The University of Arizona

Regrowth and rest requirements of northern wheatgrass following defoliation.

B.L. Kowalenko, J.T. Romo

Abstract


Degree-days required for standing crop and above-ground net primary production of northern wheatgrass (Agropyron dasystachyum [Hook.] Scribn., syn. Elymus lanceolatus [Scrib. &Smith] Gould) mowed to a 5-cm stubble to recover to levels similar to an unmowed control were determined in southwestern Saskatchewan. Nine, single mowing treatments and an unmowed control were established from early May through late August in 1991 and 1992 on a clayey range site at 2 locations. Green and dead phytomass and above-ground net primary production were determined for 2 to 3 years following mowing. Degree-days required for recovery of green and dead standing phytomass on mowed plots decreased linearly and were highly correlated (r2 = 0.64 to 0.99) with the number of days plots were mowed after 1 May. Regardless of mowing date, green phytomass did not recover to control levels the year of mowing. Each day mowing was delayed past 1 May reduced the number of degree-days required for total recovery of green phytomass on mowed plots by 15.7 in 1991 and 17.7 in 1992. Degree-days required for recovery of standing dead on mowed plots were reduced 17.6 in 1991 and 15.8 in 1992. Degree-days required for recovery of above-ground net primary production declined linearly (r2 = 0.67 and 0.99) as mowing was delayed after 1 May. More degree-days were required for the 1991 than 1992 plots. At least 2 and sometimes 3 growing seasons were required to accumulate enough degree-days to allow full recovery of green and standing dead phytomass and above-ground net primary production on mowed plots. For optimum sustained production, a grazing system should be used on northern wheatgrass-dominated rangeland with a 2 year rest period applied to paddocks after grazing.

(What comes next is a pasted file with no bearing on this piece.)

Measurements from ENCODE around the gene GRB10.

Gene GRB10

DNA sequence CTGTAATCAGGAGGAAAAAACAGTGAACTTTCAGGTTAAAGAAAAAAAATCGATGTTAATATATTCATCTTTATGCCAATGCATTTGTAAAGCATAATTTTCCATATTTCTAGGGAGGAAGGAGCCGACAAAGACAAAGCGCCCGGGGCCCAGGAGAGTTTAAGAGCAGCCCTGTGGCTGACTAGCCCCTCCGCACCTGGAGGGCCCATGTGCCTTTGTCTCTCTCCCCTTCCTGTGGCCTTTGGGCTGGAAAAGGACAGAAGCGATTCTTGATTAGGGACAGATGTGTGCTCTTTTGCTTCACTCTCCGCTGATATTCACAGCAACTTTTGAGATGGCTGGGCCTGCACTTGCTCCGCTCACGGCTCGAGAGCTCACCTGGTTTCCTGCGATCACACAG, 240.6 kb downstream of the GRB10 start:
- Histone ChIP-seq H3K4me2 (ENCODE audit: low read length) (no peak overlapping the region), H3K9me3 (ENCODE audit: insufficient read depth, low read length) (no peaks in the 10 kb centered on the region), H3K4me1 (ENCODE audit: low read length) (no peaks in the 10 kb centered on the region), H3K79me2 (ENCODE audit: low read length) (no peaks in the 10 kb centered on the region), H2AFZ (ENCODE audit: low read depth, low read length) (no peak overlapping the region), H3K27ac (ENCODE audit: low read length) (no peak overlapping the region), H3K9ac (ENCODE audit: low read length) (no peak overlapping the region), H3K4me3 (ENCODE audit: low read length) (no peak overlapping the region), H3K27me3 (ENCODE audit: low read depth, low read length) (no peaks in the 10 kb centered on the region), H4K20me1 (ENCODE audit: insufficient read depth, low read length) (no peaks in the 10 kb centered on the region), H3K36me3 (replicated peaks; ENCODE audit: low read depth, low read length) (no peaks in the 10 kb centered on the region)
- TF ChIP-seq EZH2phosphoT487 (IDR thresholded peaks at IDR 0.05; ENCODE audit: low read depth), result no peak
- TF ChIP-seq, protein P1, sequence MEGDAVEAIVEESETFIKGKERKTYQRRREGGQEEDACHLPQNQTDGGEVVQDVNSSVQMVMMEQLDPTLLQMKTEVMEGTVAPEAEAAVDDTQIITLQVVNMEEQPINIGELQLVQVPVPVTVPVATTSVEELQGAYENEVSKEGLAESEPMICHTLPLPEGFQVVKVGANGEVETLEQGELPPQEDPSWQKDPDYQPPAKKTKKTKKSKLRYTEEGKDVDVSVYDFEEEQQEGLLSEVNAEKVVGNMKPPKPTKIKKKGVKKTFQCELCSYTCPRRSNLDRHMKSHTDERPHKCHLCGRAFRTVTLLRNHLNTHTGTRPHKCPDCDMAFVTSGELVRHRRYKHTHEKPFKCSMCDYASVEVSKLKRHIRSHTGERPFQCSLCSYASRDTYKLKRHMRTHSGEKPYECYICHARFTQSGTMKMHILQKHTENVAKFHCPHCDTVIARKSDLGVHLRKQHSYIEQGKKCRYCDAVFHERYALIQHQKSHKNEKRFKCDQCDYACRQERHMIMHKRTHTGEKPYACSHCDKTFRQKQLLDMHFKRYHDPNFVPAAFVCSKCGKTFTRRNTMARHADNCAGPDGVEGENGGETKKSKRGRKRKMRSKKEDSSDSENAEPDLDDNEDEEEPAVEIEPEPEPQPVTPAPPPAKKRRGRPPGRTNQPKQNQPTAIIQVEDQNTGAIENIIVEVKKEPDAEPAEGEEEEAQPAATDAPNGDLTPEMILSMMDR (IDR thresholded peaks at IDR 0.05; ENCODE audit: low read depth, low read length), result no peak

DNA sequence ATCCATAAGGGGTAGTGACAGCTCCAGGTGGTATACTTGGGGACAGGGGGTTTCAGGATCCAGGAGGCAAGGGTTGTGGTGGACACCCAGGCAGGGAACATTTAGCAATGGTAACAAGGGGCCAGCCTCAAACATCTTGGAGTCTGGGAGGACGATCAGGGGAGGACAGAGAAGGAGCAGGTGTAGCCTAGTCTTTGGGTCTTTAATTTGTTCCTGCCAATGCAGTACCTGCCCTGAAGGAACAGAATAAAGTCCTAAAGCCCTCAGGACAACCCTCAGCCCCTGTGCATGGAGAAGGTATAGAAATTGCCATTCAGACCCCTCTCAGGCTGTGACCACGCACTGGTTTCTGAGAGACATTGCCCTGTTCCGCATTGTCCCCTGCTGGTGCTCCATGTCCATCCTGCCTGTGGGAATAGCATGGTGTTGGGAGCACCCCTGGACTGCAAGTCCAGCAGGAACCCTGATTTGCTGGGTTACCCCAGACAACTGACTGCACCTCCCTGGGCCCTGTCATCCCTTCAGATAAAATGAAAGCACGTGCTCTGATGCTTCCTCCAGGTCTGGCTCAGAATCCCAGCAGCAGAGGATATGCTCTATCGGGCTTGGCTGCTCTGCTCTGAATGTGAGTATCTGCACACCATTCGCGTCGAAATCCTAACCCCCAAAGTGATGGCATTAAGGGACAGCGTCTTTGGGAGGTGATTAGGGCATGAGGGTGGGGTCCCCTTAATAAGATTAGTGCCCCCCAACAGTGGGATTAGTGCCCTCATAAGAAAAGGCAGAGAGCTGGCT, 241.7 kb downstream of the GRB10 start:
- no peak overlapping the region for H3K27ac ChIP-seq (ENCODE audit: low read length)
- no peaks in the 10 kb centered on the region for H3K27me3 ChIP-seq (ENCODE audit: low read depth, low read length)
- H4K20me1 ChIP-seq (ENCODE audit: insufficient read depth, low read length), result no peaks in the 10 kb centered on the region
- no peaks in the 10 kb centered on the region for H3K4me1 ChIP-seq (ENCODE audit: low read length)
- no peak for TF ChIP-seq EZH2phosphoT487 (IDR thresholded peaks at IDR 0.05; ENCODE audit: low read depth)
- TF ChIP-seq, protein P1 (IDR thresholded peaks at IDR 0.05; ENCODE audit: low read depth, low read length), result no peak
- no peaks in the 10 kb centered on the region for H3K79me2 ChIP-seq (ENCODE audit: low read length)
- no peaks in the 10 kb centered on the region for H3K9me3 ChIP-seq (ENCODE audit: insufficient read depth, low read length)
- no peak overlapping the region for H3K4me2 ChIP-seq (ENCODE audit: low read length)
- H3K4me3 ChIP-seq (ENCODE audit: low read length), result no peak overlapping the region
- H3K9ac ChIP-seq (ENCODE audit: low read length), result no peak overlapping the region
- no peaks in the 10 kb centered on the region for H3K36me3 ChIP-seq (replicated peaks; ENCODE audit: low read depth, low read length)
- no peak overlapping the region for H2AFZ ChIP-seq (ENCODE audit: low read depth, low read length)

Keywords


etiolated growth;mowing;Elymus lanceolatus;heat sums;harvest date;etiolation;ambient temperature;Saskatchewan;rain;photosynthesis;nitrogen content;biomass;grazing

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